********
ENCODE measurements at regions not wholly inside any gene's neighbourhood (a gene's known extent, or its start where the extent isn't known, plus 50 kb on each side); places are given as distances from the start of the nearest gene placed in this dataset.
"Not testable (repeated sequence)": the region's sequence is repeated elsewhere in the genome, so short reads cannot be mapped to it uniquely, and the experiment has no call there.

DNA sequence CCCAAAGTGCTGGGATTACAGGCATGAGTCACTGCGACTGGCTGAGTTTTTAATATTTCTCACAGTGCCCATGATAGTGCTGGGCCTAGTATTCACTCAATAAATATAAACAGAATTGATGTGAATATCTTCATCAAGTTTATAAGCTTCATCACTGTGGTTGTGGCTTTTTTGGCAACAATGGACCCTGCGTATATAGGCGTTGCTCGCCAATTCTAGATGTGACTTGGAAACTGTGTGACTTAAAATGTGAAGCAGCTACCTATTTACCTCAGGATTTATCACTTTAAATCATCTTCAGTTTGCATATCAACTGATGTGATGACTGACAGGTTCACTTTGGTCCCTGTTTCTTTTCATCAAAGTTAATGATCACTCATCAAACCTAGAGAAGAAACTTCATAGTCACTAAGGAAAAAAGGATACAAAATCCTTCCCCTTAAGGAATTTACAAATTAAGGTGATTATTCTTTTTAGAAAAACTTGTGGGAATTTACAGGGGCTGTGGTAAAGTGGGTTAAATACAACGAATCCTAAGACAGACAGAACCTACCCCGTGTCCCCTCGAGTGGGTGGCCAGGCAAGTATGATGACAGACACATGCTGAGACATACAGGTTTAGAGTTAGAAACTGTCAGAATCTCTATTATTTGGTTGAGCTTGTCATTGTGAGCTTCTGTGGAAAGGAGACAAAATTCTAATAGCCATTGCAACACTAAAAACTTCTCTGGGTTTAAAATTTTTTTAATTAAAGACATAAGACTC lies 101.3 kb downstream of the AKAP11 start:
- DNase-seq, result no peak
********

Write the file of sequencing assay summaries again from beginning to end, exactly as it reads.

ENCODE measurements at regions not wholly inside any gene's neighbourhood (a gene's known extent, or its start where the extent isn't known, plus 50 kb on each side); places are given as distances from the start of the nearest gene placed in this dataset.
"Not testable (repeated sequence)": the region's sequence is repeated elsewhere in the genome, so short reads cannot be mapped to it uniquely, and the experiment has no call there.

DNA sequence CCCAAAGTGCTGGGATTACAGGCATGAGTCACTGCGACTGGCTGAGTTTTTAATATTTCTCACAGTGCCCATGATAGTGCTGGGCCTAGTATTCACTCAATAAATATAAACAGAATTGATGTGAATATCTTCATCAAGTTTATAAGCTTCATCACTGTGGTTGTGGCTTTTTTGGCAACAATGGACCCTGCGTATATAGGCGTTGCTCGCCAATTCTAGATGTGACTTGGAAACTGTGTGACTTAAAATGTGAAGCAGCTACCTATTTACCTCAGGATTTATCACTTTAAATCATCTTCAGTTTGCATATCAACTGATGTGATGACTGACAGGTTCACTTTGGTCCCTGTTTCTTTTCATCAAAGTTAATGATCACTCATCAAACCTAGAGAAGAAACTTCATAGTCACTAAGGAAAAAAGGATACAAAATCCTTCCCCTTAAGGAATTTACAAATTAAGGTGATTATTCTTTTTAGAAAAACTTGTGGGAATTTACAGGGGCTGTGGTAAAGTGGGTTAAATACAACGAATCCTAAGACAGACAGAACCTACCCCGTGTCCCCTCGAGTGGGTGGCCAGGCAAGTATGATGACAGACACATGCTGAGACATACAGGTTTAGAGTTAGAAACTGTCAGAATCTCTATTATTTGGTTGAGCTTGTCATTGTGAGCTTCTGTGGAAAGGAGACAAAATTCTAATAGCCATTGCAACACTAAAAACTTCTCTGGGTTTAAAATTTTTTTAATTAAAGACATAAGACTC lies 101.3 kb downstream of the AKAP11 start:
- DNase-seq, result no peak